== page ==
Be Different

Question the standard, the status quo, and the normal.

Live on half your income.

Fight the wave of consumers who are living on over their income and live on 50% of your income. It’s possible, blame your priorities and make adjustments.

Purchase assets to earn cash flow.

Don’t buy toys to keep up with your neighbors or a single-family house because…well, that’s just what families do. Purchase investments which appreciate over time and/or pay dividends. Purchase equities, bonds, or a duplex.

Increase your skills (or build new ones).

Move beyond average and become an expert in your field – take additional courses, study, apply your trade. Curious about something new, make sure you find the time to discover an unknown subject. (As a bonus, this may create new ideas for your current profession.)

Always look for opportunities.

Instead of being comfortable, recognize new opportunities for change, new opportunities to be challenged, new opportunities to invest in, and new opportunities to gain knowledge.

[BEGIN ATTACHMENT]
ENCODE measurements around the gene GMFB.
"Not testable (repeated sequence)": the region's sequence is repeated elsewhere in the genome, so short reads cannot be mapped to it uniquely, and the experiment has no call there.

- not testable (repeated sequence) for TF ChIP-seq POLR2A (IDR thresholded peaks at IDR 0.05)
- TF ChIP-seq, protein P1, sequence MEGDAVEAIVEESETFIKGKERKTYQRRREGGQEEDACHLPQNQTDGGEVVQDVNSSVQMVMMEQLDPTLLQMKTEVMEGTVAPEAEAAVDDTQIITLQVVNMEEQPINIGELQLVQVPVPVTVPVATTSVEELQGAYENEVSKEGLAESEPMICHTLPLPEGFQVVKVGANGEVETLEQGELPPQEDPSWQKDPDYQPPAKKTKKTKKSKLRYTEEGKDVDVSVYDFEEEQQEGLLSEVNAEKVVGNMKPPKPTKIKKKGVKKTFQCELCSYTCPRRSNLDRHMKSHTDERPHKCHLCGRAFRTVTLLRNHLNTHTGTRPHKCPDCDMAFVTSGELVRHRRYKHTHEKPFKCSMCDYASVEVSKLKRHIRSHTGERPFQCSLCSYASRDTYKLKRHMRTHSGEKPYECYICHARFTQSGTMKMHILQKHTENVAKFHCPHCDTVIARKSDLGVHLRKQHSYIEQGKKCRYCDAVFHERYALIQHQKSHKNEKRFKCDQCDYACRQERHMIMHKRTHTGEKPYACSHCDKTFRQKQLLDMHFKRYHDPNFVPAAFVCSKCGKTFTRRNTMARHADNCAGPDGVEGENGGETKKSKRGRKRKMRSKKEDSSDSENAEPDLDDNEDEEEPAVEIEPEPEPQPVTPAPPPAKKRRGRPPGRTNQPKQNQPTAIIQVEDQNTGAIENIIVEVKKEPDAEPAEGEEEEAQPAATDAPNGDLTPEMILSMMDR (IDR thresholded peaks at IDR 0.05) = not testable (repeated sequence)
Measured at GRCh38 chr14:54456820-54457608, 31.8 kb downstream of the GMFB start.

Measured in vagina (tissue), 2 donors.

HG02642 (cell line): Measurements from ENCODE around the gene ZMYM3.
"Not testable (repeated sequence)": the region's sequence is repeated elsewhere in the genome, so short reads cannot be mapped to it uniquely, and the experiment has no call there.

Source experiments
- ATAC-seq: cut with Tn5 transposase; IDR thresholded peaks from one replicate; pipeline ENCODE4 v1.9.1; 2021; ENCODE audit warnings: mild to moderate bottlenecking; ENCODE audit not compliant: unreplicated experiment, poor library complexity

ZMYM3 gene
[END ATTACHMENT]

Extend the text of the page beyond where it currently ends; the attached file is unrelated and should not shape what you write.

Don’t settle.

Don’t be content. Don’t be ordinary. Don’t settle for the path you’ve been on or a path meant for someone else. Always be searching, reaching for new dreams.

Explore your world.

Learn from your surroundings, and make sure those surroundings vary. Societies, environments, and nature teach us about ourselves and the sphere we live on. Travel, visit, and sight-see.

YOU should be different…be very, very different.

Do you live life differently? How so?

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4 thoughts on “Be Different

  1. Our version of “save 50%” has long been “live on one income.” When we bought each of the two homes we’ve owned, we only borrowed mortgages small enough that we could easily make the payment on one income if we had to. And we’ve avoided taking on any recurring expenses that would be more than we could pay on one income, on top of the mortgage payment. That’s not to say that we’re perfect savers (we’ve gradually gotten to the high savings point we’re at now), but it’s been a helpful philosophy to have, born of fear really. We saw people get foreclosed on and didn’t want to join their ranks! It’s been a super helpful outlook, though, for not just avoiding a big mortgage, but also for avoiding lifestyle inflation.

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